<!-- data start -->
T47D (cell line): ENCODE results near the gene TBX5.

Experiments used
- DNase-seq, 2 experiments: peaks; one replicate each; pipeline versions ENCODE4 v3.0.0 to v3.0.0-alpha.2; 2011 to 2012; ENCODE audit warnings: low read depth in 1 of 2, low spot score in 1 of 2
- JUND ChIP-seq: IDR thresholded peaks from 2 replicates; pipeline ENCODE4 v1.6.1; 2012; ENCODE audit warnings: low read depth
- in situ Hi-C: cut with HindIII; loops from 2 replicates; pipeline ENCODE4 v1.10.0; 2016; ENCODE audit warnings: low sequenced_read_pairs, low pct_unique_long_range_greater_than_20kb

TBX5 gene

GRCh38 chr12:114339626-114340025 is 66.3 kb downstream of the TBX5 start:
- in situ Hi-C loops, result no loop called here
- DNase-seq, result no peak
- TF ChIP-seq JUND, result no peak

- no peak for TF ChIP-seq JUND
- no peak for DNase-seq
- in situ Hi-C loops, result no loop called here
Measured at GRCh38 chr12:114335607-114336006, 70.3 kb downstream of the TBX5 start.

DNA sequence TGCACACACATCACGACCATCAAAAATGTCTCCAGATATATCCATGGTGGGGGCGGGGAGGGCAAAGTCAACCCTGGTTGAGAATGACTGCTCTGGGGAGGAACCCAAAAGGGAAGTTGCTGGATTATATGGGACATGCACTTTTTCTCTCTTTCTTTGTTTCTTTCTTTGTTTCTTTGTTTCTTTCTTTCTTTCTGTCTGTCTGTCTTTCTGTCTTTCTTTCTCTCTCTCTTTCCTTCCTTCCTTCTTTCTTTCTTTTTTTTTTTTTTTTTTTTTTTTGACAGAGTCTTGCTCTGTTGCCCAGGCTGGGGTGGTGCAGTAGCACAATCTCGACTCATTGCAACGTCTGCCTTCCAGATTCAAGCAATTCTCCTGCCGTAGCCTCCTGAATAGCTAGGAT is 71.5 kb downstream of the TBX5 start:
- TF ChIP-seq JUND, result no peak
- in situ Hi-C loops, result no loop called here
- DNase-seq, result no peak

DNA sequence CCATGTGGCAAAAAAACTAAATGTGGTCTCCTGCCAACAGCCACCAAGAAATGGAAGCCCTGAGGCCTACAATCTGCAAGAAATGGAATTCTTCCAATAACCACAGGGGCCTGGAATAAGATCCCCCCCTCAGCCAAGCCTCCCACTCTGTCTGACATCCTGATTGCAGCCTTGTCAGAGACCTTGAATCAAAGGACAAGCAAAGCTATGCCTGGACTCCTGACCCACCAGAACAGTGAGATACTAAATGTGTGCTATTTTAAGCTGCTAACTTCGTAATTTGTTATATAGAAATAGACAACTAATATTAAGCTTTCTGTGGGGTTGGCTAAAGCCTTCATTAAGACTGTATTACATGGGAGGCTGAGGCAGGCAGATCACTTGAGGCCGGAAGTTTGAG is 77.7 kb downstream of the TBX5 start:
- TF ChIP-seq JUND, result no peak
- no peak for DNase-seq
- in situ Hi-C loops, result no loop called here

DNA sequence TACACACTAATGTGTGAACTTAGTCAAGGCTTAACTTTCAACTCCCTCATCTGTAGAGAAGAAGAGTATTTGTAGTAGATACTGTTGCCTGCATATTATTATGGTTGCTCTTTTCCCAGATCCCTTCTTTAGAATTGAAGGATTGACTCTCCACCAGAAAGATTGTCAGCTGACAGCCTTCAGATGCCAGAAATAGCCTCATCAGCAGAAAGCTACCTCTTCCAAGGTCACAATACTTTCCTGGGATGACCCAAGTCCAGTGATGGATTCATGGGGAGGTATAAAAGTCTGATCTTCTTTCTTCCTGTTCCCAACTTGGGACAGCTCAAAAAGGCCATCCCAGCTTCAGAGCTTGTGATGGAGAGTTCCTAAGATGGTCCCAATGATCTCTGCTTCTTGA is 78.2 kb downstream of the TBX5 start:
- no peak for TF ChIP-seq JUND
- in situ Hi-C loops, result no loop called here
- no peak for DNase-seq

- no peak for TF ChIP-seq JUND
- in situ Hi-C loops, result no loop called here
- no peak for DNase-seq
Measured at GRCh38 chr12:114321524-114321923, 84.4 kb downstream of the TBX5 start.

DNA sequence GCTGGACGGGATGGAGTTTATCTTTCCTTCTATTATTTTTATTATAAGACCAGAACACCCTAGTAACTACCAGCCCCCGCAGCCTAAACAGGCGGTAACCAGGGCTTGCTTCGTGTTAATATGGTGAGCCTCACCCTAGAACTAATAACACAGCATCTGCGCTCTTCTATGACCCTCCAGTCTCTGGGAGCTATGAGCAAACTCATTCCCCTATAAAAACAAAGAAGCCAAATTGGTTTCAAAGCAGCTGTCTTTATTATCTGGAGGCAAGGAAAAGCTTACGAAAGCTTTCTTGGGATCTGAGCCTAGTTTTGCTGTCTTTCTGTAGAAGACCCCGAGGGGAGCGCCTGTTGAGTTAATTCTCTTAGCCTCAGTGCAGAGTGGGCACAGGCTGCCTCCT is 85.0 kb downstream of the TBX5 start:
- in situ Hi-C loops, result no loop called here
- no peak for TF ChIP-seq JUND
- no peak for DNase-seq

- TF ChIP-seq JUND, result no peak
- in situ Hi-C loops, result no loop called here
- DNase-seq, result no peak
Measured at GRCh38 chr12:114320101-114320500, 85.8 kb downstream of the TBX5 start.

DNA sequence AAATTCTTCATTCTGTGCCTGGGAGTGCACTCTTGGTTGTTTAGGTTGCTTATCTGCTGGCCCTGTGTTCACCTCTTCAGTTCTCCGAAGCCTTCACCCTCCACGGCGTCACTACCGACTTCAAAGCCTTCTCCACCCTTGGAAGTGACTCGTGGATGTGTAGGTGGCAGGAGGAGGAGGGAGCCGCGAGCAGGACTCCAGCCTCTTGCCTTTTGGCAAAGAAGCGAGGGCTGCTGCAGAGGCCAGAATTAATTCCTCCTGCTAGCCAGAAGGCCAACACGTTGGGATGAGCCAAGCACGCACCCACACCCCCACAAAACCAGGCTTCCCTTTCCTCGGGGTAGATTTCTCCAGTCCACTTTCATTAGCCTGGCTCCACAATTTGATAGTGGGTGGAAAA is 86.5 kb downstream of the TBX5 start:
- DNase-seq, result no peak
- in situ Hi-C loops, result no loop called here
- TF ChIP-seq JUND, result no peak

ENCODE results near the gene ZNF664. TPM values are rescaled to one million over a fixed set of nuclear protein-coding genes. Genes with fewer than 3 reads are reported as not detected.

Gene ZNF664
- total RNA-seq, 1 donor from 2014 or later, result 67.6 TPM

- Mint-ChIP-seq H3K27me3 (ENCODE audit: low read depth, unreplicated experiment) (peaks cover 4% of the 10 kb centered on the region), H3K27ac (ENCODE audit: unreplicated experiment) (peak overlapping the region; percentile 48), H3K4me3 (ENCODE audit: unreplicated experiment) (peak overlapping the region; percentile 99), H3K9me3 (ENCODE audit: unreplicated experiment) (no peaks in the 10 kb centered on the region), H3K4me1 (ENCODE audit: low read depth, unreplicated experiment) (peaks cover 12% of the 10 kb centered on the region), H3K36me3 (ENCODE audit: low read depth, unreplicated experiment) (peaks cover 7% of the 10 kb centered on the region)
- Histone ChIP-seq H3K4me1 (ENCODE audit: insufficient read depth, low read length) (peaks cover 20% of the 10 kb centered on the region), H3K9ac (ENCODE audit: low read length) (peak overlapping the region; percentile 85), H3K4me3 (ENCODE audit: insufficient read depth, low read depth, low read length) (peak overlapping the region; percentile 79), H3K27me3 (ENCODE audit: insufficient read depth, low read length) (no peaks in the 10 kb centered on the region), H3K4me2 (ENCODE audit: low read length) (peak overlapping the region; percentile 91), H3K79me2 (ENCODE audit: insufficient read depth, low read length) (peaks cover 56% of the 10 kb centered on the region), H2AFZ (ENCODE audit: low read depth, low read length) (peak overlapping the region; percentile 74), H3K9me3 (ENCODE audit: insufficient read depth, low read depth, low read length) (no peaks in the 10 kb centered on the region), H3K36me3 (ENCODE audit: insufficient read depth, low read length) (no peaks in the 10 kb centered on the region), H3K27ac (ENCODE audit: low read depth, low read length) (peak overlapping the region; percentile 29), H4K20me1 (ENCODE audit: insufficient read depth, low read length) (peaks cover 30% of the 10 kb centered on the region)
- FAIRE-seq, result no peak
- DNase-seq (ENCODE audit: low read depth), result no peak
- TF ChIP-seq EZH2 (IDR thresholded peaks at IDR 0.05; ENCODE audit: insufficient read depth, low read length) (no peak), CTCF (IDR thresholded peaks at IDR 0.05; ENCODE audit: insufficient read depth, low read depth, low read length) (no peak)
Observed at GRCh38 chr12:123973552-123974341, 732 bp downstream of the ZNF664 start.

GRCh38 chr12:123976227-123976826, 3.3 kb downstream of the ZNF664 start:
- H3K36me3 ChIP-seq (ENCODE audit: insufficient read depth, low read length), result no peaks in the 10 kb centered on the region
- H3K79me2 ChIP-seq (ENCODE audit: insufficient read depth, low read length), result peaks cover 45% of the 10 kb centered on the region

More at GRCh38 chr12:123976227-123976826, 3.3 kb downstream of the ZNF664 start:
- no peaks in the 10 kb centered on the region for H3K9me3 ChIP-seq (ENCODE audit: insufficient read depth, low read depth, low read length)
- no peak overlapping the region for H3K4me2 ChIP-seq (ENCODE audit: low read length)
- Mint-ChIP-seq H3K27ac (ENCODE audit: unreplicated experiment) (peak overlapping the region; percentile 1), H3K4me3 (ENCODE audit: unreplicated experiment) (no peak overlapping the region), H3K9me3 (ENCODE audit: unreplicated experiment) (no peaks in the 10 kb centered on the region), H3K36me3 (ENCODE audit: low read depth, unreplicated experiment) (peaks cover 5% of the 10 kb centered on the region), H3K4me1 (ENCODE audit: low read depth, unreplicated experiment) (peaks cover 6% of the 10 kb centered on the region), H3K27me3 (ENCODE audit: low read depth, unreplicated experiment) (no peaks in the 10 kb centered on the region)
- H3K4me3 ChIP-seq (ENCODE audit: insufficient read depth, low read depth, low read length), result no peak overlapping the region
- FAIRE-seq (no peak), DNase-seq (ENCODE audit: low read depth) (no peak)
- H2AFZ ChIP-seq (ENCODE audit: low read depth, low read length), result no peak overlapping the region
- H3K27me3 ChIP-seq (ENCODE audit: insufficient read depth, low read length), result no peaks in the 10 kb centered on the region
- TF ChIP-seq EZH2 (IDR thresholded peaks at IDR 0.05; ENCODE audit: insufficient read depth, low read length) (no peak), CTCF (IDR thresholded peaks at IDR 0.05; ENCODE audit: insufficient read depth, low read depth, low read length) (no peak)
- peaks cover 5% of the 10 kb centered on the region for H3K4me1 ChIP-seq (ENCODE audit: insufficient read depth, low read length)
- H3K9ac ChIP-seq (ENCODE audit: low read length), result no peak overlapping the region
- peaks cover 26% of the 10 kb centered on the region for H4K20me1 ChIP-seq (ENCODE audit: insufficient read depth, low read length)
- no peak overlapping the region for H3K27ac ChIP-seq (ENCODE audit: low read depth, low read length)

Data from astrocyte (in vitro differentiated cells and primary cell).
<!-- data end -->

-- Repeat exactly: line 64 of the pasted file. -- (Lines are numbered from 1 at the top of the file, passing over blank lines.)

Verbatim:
- peaks cover 5% of the 10 kb centered on the region for H3K4me1 ChIP-seq (ENCODE audit: insufficient read depth, low read length)